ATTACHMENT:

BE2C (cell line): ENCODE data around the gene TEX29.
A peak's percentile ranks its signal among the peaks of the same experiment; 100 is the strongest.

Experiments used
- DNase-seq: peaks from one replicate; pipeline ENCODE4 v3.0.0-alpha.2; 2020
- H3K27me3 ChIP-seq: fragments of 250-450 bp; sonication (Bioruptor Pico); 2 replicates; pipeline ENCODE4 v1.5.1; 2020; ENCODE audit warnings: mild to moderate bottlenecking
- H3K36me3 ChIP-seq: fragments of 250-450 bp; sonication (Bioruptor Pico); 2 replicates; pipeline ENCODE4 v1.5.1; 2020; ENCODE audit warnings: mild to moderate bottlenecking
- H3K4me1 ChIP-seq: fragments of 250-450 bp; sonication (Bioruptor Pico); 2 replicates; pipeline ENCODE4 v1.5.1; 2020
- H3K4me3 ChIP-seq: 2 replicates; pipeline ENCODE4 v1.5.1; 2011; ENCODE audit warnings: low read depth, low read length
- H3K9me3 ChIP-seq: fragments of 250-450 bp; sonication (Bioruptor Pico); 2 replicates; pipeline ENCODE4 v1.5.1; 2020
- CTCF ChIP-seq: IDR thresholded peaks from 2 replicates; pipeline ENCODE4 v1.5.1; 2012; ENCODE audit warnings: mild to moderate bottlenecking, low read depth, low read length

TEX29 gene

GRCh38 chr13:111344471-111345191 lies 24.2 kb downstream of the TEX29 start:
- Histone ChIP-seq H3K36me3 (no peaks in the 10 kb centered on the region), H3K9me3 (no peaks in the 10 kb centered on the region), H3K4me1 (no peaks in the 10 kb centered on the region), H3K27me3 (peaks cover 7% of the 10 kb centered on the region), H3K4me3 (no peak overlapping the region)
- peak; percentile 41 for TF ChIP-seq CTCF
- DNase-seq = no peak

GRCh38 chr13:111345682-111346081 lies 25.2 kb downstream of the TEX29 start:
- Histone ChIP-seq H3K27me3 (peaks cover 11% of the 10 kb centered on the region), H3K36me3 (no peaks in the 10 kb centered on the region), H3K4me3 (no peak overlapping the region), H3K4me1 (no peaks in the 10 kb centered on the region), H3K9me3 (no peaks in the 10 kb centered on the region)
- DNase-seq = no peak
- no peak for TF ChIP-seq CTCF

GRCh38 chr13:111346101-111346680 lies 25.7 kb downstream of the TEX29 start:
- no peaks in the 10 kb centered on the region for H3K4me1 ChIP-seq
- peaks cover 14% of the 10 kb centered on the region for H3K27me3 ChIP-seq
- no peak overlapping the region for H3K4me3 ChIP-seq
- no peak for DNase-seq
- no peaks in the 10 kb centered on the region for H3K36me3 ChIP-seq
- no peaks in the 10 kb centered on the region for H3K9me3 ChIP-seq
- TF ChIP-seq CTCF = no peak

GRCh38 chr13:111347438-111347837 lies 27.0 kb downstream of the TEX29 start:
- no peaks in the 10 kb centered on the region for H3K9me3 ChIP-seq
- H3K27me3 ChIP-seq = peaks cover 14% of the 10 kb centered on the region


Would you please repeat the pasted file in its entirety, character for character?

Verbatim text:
BE2C (cell line): ENCODE data around the gene TEX29.
A peak's percentile ranks its signal among the peaks of the same experiment; 100 is the strongest.

Experiments used
- DNase-seq: peaks from one replicate; pipeline ENCODE4 v3.0.0-alpha.2; 2020
- H3K27me3 ChIP-seq: fragments of 250-450 bp; sonication (Bioruptor Pico); 2 replicates; pipeline ENCODE4 v1.5.1; 2020; ENCODE audit warnings: mild to moderate bottlenecking
- H3K36me3 ChIP-seq: fragments of 250-450 bp; sonication (Bioruptor Pico); 2 replicates; pipeline ENCODE4 v1.5.1; 2020; ENCODE audit warnings: mild to moderate bottlenecking
- H3K4me1 ChIP-seq: fragments of 250-450 bp; sonication (Bioruptor Pico); 2 replicates; pipeline ENCODE4 v1.5.1; 2020
- H3K4me3 ChIP-seq: 2 replicates; pipeline ENCODE4 v1.5.1; 2011; ENCODE audit warnings: low read depth, low read length
- H3K9me3 ChIP-seq: fragments of 250-450 bp; sonication (Bioruptor Pico); 2 replicates; pipeline ENCODE4 v1.5.1; 2020
- CTCF ChIP-seq: IDR thresholded peaks from 2 replicates; pipeline ENCODE4 v1.5.1; 2012; ENCODE audit warnings: mild to moderate bottlenecking, low read depth, low read length

TEX29 gene

GRCh38 chr13:111344471-111345191 lies 24.2 kb downstream of the TEX29 start:
- Histone ChIP-seq H3K36me3 (no peaks in the 10 kb centered on the region), H3K9me3 (no peaks in the 10 kb centered on the region), H3K4me1 (no peaks in the 10 kb centered on the region), H3K27me3 (peaks cover 7% of the 10 kb centered on the region), H3K4me3 (no peak overlapping the region)
- peak; percentile 41 for TF ChIP-seq CTCF
- DNase-seq = no peak

GRCh38 chr13:111345682-111346081 lies 25.2 kb downstream of the TEX29 start:
- Histone ChIP-seq H3K27me3 (peaks cover 11% of the 10 kb centered on the region), H3K36me3 (no peaks in the 10 kb centered on the region), H3K4me3 (no peak overlapping the region), H3K4me1 (no peaks in the 10 kb centered on the region), H3K9me3 (no peaks in the 10 kb centered on the region)
- DNase-seq = no peak
- no peak for TF ChIP-seq CTCF

GRCh38 chr13:111346101-111346680 lies 25.7 kb downstream of the TEX29 start:
- no peaks in the 10 kb centered on the region for H3K4me1 ChIP-seq
- peaks cover 14% of the 10 kb centered on the region for H3K27me3 ChIP-seq
- no peak overlapping the region for H3K4me3 ChIP-seq
- no peak for DNase-seq
- no peaks in the 10 kb centered on the region for H3K36me3 ChIP-seq
- no peaks in the 10 kb centered on the region for H3K9me3 ChIP-seq
- TF ChIP-seq CTCF = no peak

GRCh38 chr13:111347438-111347837 lies 27.0 kb downstream of the TEX29 start:
- no peaks in the 10 kb centered on the region for H3K9me3 ChIP-seq
- H3K27me3 ChIP-seq = peaks cover 14% of the 10 kb centered on the region